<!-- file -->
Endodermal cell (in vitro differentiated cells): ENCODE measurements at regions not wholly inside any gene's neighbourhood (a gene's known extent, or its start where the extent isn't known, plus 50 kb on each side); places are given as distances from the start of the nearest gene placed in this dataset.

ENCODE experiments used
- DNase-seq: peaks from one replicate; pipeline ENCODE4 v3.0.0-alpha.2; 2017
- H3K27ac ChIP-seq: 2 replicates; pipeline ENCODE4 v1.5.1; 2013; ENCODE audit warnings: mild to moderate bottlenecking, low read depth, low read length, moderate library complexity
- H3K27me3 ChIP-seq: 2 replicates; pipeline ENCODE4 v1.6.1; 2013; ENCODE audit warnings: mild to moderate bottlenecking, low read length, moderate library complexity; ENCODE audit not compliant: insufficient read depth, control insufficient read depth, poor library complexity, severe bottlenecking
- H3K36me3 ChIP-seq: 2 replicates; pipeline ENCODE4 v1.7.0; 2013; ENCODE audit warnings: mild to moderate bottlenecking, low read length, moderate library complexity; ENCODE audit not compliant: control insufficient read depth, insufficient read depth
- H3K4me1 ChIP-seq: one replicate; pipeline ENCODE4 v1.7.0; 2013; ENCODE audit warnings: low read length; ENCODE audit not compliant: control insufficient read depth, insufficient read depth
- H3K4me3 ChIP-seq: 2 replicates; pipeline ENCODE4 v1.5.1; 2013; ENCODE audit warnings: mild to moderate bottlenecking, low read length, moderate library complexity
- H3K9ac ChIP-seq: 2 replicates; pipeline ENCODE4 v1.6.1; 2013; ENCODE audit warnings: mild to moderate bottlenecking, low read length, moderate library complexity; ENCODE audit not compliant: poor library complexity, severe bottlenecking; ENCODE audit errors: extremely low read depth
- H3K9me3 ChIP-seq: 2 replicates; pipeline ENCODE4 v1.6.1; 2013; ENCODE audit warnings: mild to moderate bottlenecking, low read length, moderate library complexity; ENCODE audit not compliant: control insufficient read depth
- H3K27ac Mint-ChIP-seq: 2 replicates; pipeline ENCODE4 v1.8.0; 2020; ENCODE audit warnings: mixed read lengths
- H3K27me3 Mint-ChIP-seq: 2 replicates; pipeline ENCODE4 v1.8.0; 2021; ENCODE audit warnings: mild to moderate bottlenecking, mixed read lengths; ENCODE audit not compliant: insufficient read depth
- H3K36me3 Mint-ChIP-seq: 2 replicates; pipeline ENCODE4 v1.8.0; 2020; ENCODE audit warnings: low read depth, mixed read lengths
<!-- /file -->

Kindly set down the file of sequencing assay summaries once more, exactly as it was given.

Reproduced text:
Endodermal cell (in vitro differentiated cells): ENCODE measurements at regions not wholly inside any gene's neighbourhood (a gene's known extent, or its start where the extent isn't known, plus 50 kb on each side); places are given as distances from the start of the nearest gene placed in this dataset.

ENCODE experiments used
- DNase-seq: peaks from one replicate; pipeline ENCODE4 v3.0.0-alpha.2; 2017
- H3K27ac ChIP-seq: 2 replicates; pipeline ENCODE4 v1.5.1; 2013; ENCODE audit warnings: mild to moderate bottlenecking, low read depth, low read length, moderate library complexity
- H3K27me3 ChIP-seq: 2 replicates; pipeline ENCODE4 v1.6.1; 2013; ENCODE audit warnings: mild to moderate bottlenecking, low read length, moderate library complexity; ENCODE audit not compliant: insufficient read depth, control insufficient read depth, poor library complexity, severe bottlenecking
- H3K36me3 ChIP-seq: 2 replicates; pipeline ENCODE4 v1.7.0; 2013; ENCODE audit warnings: mild to moderate bottlenecking, low read length, moderate library complexity; ENCODE audit not compliant: control insufficient read depth, insufficient read depth
- H3K4me1 ChIP-seq: one replicate; pipeline ENCODE4 v1.7.0; 2013; ENCODE audit warnings: low read length; ENCODE audit not compliant: control insufficient read depth, insufficient read depth
- H3K4me3 ChIP-seq: 2 replicates; pipeline ENCODE4 v1.5.1; 2013; ENCODE audit warnings: mild to moderate bottlenecking, low read length, moderate library complexity
- H3K9ac ChIP-seq: 2 replicates; pipeline ENCODE4 v1.6.1; 2013; ENCODE audit warnings: mild to moderate bottlenecking, low read length, moderate library complexity; ENCODE audit not compliant: poor library complexity, severe bottlenecking; ENCODE audit errors: extremely low read depth
- H3K9me3 ChIP-seq: 2 replicates; pipeline ENCODE4 v1.6.1; 2013; ENCODE audit warnings: mild to moderate bottlenecking, low read length, moderate library complexity; ENCODE audit not compliant: control insufficient read depth
- H3K27ac Mint-ChIP-seq: 2 replicates; pipeline ENCODE4 v1.8.0; 2020; ENCODE audit warnings: mixed read lengths
- H3K27me3 Mint-ChIP-seq: 2 replicates; pipeline ENCODE4 v1.8.0; 2021; ENCODE audit warnings: mild to moderate bottlenecking, mixed read lengths; ENCODE audit not compliant: insufficient read depth
- H3K36me3 Mint-ChIP-seq: 2 replicates; pipeline ENCODE4 v1.8.0; 2020; ENCODE audit warnings: low read depth, mixed read lengths